25 April 2019 | 8 Comments
Back in 2011 when I started researching other board game projects on Kickstarter, I created a spreadsheet that looked at quantitative techniques used by other relate, successful projects (funding goal, primary reward price, etc). It was fun to look through and back other projects, though actually finding them was sometimes difficult.
That’s even more of a roadblock to researching similar campaigns now, as there are exponentially more of them in 2019 as there were in 2011. That’s why I was elated to learn of a tool created by Curtiss Patrick of Danger Games called the Kickstarter Analytical Search.
Curtiss originally created the tool so he could research projects related to a card game he’s working on, and he’s now made the incredibly generous choice to share the tool publicly on his website.
To use the tool, you simply enter the category you’re interested in (currently limited to 3 different gaming categories), if you want it to sort by most recent or most funded, and then you enter any search term you’d like. The tool then populates with links and information to 216 campaigns matching those parameters, and the sidebar shows the most common funding goals, the number of projects per month, and the number of projects at various durations.
Curtiss invited me to share feedback with him, as he’s open to improving the tool beyond it’s current capabilities.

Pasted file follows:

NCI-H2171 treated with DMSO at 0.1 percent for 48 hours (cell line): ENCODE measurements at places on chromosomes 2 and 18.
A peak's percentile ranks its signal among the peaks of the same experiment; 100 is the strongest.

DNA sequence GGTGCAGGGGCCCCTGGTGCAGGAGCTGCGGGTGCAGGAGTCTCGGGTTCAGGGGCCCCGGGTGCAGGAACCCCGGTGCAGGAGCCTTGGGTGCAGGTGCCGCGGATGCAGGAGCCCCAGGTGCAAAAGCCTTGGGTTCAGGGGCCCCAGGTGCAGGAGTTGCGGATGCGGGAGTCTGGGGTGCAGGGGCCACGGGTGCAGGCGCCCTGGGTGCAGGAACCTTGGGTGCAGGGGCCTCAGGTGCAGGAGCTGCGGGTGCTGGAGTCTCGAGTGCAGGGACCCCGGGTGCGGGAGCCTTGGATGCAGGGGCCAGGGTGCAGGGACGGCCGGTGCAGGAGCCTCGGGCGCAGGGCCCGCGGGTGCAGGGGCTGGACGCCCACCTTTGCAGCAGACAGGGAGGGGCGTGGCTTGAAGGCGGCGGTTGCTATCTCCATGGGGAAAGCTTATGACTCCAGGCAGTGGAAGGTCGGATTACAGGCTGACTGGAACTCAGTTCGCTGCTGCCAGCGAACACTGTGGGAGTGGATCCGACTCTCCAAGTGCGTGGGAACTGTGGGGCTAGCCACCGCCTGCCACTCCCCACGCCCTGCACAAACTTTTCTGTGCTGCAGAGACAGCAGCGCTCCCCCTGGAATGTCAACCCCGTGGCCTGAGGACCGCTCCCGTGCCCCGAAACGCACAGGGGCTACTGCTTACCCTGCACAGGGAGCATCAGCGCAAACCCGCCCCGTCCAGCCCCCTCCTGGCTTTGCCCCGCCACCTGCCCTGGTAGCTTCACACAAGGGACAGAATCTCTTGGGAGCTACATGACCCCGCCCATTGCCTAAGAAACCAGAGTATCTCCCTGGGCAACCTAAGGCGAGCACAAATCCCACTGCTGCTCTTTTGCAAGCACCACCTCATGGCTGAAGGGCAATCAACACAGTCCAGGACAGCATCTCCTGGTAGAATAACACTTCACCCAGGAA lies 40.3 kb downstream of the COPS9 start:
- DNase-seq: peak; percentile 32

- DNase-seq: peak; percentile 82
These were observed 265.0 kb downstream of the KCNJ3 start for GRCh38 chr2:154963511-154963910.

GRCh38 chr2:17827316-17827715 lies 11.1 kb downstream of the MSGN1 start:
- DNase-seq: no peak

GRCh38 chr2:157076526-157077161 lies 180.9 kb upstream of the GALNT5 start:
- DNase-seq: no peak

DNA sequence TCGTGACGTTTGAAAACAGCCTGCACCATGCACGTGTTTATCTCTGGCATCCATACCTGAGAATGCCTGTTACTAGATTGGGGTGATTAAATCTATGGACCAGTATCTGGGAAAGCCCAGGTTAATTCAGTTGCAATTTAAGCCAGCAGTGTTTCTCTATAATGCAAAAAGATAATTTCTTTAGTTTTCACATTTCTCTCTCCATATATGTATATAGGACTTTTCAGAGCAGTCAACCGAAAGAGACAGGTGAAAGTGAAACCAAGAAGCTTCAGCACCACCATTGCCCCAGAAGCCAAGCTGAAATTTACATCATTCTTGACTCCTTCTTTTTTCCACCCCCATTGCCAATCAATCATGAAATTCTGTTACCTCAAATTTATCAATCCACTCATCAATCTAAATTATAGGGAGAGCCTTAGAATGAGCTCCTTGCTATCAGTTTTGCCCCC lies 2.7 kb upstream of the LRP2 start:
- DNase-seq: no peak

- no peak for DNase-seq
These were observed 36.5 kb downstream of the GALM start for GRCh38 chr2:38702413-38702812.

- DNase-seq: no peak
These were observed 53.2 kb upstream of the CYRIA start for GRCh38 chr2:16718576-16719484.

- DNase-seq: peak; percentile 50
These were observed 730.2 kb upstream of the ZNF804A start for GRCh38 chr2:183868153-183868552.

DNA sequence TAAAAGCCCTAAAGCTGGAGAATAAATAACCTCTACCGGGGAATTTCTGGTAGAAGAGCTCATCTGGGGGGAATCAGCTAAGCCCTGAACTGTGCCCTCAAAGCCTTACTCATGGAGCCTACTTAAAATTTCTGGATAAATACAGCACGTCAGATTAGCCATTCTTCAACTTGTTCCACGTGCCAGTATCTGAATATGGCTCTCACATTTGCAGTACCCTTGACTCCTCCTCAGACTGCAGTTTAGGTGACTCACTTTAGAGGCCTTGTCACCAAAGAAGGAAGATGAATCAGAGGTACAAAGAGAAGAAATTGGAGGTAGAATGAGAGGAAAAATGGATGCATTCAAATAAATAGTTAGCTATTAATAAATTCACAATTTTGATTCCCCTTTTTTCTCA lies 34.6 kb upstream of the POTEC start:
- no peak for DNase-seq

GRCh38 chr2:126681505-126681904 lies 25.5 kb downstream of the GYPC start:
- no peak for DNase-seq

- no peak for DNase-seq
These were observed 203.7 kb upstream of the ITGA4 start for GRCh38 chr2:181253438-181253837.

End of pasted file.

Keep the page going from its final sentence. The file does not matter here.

- I wouldn’t mind having other options for the sorting order (e.g., campaign length, funding goal size, etc).
- While I think it would be difficult for the tool to extract the prices for the main reward and the premium reward for these projects, it might be able to identify the first and last reward and maybe the number of rewards.
- It would also be interesting to see the number of updates and the number of comments on the main page (to determine the level of engagement).
- Last, I think the campaign durations in the sidebar could be grouped into ranges (e.g., instead of showing that there are 16 projects that lasted 15 days and 11 projects that lasted 16 days, show me the number of projects that lasted between 14 and 20 days).
Overall, though, this is pretty amazing, and I appreciate Curtiss for making and sharing it. What would make this tool useful for you as you research other projects as a creator (and potentially search for projects as a backer)?
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